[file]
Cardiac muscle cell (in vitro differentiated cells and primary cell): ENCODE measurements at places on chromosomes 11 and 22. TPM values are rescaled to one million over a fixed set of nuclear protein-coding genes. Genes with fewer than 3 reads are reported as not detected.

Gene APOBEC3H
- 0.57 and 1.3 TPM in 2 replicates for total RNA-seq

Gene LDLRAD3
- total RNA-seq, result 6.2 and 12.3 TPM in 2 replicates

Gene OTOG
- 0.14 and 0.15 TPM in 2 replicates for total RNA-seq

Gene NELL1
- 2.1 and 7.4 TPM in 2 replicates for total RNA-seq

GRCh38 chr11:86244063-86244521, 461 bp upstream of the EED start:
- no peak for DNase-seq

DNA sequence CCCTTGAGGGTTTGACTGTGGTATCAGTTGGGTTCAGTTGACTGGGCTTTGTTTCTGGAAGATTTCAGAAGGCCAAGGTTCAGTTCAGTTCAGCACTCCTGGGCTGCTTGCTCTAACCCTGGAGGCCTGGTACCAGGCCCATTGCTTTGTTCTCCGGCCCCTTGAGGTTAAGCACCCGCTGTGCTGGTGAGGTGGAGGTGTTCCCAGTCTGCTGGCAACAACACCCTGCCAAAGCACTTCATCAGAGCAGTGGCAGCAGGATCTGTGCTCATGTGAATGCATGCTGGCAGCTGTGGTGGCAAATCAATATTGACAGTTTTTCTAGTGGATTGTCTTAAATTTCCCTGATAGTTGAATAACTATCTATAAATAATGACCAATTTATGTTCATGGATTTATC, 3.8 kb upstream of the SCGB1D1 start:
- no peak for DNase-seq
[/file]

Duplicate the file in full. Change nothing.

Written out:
Cardiac muscle cell (in vitro differentiated cells and primary cell): ENCODE measurements at places on chromosomes 11 and 22. TPM values are rescaled to one million over a fixed set of nuclear protein-coding genes. Genes with fewer than 3 reads are reported as not detected.

Gene APOBEC3H
- 0.57 and 1.3 TPM in 2 replicates for total RNA-seq

Gene LDLRAD3
- total RNA-seq, result 6.2 and 12.3 TPM in 2 replicates

Gene OTOG
- 0.14 and 0.15 TPM in 2 replicates for total RNA-seq

Gene NELL1
- 2.1 and 7.4 TPM in 2 replicates for total RNA-seq

GRCh38 chr11:86244063-86244521, 461 bp upstream of the EED start:
- no peak for DNase-seq

DNA sequence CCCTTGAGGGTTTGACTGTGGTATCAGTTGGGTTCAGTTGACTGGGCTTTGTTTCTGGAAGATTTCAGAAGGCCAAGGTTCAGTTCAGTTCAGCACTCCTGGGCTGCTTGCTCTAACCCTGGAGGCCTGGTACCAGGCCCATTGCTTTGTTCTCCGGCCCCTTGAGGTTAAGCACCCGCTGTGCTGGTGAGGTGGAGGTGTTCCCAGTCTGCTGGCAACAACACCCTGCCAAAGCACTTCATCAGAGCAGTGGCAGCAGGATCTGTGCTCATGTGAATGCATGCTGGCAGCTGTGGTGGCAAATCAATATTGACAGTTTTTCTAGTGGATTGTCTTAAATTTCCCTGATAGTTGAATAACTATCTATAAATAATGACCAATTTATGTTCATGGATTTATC, 3.8 kb upstream of the SCGB1D1 start:
- no peak for DNase-seq